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Digging our Roots: Halloween Parades at SDC from the 1970s to 2018

Digging our Roots: Halloween Parades at SDC from the 1970s to 2018
A Halloween celebration in the late ‘60s at the SDC. Source: Gregg Montgomery

 

By Teresa Murphy for the Glen Ellen Historical Society

For the many people of Glen Ellen who worked for years at Eldridge — previously the Sonoma Developmental Center — the experience was life-changing. Now that SDC is closed, rich memories flow from that historical community.

In fall, the recollection of happy Halloweens comes to mind as neighboring vineyards go golden and the Butler oaks turn crimson. Halloween parades were the highlight of the year, and I wish there was a way to capture the spirit we had at Sonoma Developmental Center in those days.

The anticipation of Halloween began months in advance with the building of floats to represent the various cottages, all competing for the Grand Prize trophy. The Malone Cottage Monsters were there. The Cohen Cowboys and the Blues Brothers of Bane Cottage were big hits. Flatbed trucks were coveted for a float foundation. But the tram — the little train-like vehicle with multiple articulating cars — was highly sought-after.

The fight for the Grand Prize trophy began with months of secret planning. Lumber, sheets, poster paint, glue, and cardboard were clandestinely assembled in hidden corners of the dental office, plant operations, the physical therapy department, and living areas to secretly create delightful Halloween themes.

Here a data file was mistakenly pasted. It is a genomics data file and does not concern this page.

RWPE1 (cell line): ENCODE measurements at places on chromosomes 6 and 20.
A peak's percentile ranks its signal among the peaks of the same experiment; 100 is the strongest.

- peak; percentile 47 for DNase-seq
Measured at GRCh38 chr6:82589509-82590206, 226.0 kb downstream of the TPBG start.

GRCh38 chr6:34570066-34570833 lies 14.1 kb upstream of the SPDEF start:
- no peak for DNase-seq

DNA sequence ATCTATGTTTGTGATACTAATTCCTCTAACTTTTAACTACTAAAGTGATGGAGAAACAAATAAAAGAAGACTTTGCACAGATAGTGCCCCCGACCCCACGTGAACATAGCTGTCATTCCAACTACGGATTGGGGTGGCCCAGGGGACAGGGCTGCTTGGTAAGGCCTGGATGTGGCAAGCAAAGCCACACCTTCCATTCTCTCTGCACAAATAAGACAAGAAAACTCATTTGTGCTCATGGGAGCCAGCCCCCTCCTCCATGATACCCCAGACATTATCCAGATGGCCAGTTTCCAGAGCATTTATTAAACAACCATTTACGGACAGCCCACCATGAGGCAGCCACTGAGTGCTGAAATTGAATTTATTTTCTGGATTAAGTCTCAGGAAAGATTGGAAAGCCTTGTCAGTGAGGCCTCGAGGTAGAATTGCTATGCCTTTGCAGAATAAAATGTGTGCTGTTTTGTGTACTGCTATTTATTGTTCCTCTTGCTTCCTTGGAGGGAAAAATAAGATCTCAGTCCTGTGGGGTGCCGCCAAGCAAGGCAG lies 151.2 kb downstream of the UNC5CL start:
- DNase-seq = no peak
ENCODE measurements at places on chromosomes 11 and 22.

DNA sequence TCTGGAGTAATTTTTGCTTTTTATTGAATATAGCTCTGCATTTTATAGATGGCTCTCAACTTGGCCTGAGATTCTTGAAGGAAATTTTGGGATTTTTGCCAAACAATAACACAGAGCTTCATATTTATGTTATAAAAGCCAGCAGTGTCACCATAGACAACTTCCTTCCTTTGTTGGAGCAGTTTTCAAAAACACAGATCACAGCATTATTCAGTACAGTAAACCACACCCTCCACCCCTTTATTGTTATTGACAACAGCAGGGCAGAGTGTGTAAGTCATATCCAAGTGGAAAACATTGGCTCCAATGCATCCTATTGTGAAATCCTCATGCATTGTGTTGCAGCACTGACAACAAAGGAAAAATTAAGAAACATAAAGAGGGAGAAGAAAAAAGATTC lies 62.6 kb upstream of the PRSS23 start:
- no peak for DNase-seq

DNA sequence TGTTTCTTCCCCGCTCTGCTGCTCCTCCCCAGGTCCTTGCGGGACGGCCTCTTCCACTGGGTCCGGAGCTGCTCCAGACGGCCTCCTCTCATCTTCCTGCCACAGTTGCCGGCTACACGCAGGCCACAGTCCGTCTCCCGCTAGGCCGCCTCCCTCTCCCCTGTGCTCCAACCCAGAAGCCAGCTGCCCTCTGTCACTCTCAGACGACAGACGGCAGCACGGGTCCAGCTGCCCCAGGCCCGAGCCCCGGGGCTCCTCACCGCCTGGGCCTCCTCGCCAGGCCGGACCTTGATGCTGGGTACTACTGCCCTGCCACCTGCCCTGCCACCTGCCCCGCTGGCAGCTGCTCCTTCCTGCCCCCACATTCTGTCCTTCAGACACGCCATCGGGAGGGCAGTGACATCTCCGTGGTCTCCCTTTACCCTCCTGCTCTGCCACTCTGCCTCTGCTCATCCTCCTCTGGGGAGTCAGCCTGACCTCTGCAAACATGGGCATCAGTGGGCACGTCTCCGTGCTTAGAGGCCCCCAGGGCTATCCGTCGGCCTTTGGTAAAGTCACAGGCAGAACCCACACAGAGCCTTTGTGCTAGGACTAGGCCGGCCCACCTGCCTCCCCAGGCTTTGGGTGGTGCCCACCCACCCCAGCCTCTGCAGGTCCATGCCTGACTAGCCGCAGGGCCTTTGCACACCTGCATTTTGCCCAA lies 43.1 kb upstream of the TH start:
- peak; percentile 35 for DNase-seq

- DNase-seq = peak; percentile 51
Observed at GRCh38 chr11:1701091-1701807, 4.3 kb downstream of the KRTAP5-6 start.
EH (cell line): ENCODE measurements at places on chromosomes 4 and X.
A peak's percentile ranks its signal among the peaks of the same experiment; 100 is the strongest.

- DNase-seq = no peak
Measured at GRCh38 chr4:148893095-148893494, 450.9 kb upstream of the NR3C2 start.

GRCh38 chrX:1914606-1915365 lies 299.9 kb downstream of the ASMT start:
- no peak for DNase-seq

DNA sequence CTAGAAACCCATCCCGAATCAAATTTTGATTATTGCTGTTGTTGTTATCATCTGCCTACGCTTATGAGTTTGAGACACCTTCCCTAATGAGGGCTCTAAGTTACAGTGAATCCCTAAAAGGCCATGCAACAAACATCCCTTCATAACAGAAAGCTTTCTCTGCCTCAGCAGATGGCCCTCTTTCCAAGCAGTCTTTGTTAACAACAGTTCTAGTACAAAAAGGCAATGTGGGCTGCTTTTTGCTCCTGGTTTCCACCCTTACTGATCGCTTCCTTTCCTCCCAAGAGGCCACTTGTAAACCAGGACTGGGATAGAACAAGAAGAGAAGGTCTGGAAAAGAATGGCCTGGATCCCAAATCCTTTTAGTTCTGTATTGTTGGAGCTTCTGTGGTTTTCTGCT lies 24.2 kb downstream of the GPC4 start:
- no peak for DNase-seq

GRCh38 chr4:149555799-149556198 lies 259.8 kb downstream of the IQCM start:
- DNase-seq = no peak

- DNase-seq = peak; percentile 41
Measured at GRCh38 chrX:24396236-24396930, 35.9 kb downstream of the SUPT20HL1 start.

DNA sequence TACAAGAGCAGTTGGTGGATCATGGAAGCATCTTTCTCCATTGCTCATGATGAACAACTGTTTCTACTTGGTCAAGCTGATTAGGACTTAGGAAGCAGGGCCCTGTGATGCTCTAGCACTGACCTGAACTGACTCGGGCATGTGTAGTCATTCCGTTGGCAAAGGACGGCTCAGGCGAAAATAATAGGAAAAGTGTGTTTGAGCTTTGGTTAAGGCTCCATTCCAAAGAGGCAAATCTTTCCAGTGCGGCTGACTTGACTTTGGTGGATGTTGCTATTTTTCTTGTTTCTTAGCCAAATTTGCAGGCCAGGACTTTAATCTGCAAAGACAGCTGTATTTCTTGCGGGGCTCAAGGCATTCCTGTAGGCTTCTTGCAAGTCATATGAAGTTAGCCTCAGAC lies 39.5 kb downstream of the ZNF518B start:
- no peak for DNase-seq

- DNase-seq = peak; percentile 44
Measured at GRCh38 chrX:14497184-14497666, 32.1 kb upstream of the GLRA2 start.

Black spots on sheets draped over wheelchairs became 101 Dalmatians. Colorful tropical cardboard fish attached to the spinning wheels of tiny wheelchairs produced an exciting Underwater Wonder World. Galleons and haunted houses were built on flatbed trucks to celebrate treacherous pirates. The Addams Family was on a float, with the late Program Director Mary Lou Dunlap as Grandmama, watching the Flying Vampire rotating outside her house chimney. Program director Jerry Fields was a handsome shirtless Buddha, and Jack Blankenship was fine-looking King Kamehameha, festooned with multiple leis.

I remember the center’s plumber, who was placed in a makeshift cannon to be shot up to the iconic brick center building where a ‘twin’ staffer would appear to be the resultant and successful cannon fodder.

Everyone — staff, families, foster grandparents, and residents — was moved by the stirring marches of the Sonoma Valley High School band and by the Eldridge Fire Department. Local Glen Ellen folks would even take the day off to attend our parades, setting up lawn chairs from the Malone Cottage starting point, past the Nelson Circle, to the judges’ table at Fredrickson Building. Everybody and their grandchildren watched in awe as the feathered and foiled residents marched along the parade route for judging.

Clover-Stornetta Dairy provided the sound system for the parade, which gave the unforgettable Jim Tallent the decibels to whisper a secret spell, or warn of approaching vampires. Judging was an honor, complete with candy bribes and choreographed dance routines to impress the judging committee and influence their decision. The Grand Prize was presented to the most talented spooks. New trophies were proudly displayed in nursing stations, living rooms, and break rooms, reminding us of years of devilish delight.

Halloween at SDC was a day when there were no barriers between managers and staff, or staff and residents. It was ghostly fun, and was a great leveler for all those who were part of the exciting, soulful, a bit sentimental, and very spooky, SDC festivities.

 

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